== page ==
|Annu. Rev. Astron. Astrophys. 1988. 26:
Copyright © 1988 by . All rights reserved
It would be fair to say that the principal features of the general LF (i.e., summed over Hubble types in an "average" environment) are now well known, as distilled from the studies of field and cluster samples that were reviewed in previous sections. What then remains to be established and with what means?
Once we adopt the premise that the individual type-specific T(M) functions are more fundamental than their sum in any particular environment (e.g. spiral-rich or spiral-poor), the emphasis then shifts to determining T(M) rather than T T(M). It is here that our present knowledge is least secure.
We would like to test if the shape of T(M) depends on density; it was assumed not to be so in previous sections, but only because our present knowledge is incomplete. Measurements of T(M) are relatively easy in clusters (taking note of the membership problem) because all galaxies are at the same distance. But cluster studies only touch the high-density end of any T(M, D) relation. To sample the crucial low-density regime we must find T(M) in various (and different) parts of the field, or, speaking as before, in the high and low Alpine valleys and passes away from the Matterhorns. It is this excursion deep into the field that will usher in the next era of the work.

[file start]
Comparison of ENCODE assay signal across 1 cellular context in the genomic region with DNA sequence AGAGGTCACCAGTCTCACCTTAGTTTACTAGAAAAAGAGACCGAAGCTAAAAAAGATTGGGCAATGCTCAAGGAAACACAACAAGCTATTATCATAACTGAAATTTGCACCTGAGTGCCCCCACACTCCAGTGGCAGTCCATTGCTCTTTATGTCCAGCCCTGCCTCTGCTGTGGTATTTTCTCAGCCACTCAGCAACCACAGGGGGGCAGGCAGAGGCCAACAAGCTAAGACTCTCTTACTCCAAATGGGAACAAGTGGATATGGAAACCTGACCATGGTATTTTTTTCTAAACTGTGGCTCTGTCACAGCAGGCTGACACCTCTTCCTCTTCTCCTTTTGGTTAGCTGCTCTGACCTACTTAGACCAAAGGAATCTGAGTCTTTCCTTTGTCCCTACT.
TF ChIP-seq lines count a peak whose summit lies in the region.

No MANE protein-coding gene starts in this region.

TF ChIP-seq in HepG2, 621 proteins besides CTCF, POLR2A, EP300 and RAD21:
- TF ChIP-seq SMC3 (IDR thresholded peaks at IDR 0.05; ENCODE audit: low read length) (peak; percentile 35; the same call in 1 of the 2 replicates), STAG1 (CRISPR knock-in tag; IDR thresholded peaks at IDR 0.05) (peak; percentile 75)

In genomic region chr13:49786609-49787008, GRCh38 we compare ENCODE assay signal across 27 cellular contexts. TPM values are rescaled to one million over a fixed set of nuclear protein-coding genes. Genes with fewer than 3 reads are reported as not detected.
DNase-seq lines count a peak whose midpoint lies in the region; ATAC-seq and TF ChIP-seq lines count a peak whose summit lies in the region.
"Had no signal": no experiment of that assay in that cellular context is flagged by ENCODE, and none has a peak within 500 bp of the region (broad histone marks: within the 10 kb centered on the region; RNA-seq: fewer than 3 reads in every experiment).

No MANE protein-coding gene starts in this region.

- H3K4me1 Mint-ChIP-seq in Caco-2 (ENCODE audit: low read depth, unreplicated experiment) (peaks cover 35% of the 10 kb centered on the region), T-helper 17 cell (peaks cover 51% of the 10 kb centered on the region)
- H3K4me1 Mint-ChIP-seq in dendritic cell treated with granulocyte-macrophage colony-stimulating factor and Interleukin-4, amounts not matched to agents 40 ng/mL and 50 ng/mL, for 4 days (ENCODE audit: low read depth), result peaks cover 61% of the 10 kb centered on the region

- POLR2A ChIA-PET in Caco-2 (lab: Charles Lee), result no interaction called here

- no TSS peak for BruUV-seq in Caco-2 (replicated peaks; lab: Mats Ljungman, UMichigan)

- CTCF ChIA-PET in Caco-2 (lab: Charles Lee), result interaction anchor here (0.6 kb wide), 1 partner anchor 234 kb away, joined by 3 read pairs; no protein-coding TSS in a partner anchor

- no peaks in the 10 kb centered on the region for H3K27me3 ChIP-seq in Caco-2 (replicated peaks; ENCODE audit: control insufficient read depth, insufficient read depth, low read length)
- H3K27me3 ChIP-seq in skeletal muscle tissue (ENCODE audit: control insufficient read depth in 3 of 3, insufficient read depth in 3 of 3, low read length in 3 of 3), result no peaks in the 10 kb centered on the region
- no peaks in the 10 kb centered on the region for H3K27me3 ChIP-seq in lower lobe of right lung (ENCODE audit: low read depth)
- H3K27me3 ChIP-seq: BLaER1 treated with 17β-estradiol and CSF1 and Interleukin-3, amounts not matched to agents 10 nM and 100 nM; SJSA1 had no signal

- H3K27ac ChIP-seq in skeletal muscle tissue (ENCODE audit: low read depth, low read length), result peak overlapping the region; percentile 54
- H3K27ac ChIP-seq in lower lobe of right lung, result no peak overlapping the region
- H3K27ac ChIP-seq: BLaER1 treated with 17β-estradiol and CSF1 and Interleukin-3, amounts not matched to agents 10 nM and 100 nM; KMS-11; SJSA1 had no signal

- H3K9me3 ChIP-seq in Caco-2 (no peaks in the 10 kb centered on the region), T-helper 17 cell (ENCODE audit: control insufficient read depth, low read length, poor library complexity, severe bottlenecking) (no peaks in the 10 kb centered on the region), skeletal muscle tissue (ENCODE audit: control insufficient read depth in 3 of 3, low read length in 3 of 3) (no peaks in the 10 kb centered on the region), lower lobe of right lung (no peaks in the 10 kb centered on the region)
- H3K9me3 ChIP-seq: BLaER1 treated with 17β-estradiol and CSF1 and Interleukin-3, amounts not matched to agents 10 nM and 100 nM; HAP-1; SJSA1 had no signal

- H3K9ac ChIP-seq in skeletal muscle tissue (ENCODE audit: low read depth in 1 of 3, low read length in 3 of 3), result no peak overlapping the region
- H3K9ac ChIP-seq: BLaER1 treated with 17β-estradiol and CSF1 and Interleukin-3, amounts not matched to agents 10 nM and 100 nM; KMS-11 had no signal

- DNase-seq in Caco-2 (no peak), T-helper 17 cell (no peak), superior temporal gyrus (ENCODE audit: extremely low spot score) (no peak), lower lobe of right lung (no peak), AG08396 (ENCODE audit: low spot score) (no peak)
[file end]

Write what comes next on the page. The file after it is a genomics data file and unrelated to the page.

The usual technical problems will remain, each to be solved for particular projects. These include measurements of apparent magnitudes, surface brightness, morphological types, and redshifts (or other distance indicators).
On the theoretical side, once the (M, D) functions are known for each T, what do these probability distributions tell us about galaxy formation and evolution? [The simplest example of a theoretical deduction from an observed T(M) distribution is that because no dwarf spirals exist, formation of spiral arms requires that the galaxy mass (which governs the maximum rotational velocity for a disk structure) be larger than a particular value. To make such a statement requires the knowledge that T(M) 0 as M for spiral types.]